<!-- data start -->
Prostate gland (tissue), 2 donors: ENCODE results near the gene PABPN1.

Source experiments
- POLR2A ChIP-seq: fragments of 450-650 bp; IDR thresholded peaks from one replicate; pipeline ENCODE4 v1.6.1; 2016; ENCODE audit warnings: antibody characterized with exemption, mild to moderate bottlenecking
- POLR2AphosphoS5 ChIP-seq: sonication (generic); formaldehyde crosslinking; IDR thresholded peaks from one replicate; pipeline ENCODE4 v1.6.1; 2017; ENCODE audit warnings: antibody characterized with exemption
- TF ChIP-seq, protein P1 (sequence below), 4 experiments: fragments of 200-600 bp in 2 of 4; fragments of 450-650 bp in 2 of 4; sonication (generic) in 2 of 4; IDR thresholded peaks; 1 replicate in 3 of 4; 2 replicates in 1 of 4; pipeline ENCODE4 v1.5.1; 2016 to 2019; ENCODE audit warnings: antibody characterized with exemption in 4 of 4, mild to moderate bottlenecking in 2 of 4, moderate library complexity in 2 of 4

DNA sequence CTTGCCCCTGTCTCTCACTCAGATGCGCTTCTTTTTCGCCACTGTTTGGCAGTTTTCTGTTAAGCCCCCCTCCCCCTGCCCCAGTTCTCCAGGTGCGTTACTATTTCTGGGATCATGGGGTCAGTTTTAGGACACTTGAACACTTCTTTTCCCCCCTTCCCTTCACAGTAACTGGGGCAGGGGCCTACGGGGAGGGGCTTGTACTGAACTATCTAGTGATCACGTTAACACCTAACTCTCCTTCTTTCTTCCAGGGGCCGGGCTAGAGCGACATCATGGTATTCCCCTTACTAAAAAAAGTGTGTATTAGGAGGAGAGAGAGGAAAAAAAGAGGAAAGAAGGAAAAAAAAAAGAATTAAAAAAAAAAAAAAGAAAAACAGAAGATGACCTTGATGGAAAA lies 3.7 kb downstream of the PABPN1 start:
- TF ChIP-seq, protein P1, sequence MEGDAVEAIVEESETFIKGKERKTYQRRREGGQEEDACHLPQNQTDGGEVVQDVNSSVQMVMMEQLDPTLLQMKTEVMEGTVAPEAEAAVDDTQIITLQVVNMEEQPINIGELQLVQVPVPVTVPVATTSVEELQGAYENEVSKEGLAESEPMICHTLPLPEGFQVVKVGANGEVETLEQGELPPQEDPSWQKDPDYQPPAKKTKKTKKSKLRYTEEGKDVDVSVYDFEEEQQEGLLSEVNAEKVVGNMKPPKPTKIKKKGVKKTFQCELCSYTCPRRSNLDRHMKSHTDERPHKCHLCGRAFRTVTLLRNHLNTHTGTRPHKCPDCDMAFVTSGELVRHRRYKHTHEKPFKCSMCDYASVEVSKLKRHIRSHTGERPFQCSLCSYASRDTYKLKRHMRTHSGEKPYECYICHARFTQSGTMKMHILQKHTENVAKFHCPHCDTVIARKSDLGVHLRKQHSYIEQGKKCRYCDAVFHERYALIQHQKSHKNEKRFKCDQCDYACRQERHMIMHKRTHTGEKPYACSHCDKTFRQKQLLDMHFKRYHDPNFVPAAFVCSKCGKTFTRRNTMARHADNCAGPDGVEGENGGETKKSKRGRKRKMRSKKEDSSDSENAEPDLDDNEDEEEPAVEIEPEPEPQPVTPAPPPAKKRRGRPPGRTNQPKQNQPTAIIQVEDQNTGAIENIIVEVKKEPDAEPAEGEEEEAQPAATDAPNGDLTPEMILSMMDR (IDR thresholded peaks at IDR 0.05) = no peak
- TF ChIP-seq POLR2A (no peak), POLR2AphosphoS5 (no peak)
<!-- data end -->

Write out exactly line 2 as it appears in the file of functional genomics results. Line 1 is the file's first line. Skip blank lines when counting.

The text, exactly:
Source experiments